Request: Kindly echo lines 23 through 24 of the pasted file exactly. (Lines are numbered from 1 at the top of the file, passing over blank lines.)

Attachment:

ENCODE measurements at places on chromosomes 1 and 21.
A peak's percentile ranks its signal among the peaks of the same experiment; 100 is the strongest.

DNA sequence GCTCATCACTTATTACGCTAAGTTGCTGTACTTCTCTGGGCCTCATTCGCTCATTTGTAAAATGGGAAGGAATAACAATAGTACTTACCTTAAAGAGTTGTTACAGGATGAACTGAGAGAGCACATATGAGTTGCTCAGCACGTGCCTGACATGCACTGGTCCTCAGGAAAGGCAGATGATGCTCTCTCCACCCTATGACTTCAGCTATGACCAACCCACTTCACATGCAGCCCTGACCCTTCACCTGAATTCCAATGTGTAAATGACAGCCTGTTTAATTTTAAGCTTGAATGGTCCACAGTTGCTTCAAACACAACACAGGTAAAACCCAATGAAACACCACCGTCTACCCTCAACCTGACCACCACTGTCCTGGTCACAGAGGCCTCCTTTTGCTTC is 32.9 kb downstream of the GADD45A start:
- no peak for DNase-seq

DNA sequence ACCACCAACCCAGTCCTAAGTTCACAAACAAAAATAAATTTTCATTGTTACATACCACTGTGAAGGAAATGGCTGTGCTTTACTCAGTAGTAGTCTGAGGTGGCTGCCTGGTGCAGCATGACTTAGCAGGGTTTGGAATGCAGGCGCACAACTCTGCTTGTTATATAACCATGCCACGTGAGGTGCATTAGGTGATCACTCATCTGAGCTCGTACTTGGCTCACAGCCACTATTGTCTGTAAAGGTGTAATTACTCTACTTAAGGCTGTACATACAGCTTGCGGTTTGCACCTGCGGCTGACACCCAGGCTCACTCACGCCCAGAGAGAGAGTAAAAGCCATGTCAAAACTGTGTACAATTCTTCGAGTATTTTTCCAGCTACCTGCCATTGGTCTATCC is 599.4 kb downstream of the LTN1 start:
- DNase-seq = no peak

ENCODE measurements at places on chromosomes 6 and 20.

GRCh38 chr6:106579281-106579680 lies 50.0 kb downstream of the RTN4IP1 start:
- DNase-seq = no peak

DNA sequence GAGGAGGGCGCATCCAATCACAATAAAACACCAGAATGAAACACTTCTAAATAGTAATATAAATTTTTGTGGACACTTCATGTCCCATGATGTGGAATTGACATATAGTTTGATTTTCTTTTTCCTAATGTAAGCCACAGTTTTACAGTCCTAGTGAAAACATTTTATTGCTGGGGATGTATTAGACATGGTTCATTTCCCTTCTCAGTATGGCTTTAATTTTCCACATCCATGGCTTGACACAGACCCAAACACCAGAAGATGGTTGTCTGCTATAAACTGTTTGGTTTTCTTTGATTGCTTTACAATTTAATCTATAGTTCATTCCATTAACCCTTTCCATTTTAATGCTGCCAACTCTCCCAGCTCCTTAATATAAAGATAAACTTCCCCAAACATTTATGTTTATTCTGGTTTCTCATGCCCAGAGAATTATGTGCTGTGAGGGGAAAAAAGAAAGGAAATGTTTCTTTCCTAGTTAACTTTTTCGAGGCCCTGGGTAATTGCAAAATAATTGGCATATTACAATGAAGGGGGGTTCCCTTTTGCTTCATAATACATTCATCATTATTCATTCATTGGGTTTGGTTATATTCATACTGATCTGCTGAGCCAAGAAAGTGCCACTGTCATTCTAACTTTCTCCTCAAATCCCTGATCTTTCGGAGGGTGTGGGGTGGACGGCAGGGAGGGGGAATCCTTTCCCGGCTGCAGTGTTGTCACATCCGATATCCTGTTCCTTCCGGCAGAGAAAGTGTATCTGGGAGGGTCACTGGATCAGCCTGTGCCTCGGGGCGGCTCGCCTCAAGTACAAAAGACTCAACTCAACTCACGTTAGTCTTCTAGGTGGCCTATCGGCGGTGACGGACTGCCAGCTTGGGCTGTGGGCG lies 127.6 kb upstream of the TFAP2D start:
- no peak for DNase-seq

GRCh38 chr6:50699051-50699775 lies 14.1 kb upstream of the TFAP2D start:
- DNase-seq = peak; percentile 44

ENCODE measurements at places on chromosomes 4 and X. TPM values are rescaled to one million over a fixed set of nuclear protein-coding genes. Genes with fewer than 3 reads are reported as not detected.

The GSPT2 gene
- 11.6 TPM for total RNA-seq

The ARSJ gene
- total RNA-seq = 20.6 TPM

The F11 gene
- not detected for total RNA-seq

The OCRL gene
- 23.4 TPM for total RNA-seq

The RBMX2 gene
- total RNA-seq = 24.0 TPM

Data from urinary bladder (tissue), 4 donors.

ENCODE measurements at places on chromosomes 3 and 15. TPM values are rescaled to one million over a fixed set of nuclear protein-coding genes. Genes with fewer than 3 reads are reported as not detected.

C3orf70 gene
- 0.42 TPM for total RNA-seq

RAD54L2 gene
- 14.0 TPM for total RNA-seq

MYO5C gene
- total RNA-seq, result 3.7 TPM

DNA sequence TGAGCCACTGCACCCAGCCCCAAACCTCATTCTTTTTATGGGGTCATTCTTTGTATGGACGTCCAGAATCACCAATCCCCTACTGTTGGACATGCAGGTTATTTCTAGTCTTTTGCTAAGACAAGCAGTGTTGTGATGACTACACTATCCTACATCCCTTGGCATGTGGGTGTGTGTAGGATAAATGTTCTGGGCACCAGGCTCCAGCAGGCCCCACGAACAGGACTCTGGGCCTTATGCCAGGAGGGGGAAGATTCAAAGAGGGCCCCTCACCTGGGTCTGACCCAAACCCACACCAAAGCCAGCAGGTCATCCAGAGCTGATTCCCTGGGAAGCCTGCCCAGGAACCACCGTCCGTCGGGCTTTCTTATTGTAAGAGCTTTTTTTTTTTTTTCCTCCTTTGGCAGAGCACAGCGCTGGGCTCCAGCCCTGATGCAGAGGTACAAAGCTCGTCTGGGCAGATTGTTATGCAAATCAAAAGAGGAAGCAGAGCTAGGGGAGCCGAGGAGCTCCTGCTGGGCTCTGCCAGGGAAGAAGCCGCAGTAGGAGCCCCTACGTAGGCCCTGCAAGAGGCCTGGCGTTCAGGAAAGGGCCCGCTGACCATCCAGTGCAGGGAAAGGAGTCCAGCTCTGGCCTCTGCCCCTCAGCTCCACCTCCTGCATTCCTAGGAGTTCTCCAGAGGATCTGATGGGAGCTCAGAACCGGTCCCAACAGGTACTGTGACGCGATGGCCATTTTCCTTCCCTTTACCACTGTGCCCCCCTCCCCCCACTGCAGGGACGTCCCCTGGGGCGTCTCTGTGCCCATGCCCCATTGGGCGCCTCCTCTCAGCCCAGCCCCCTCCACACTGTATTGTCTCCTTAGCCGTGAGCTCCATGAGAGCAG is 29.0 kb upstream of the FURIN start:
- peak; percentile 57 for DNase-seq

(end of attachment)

The RBMX2 gene
- total RNA-seq = 24.0 TPM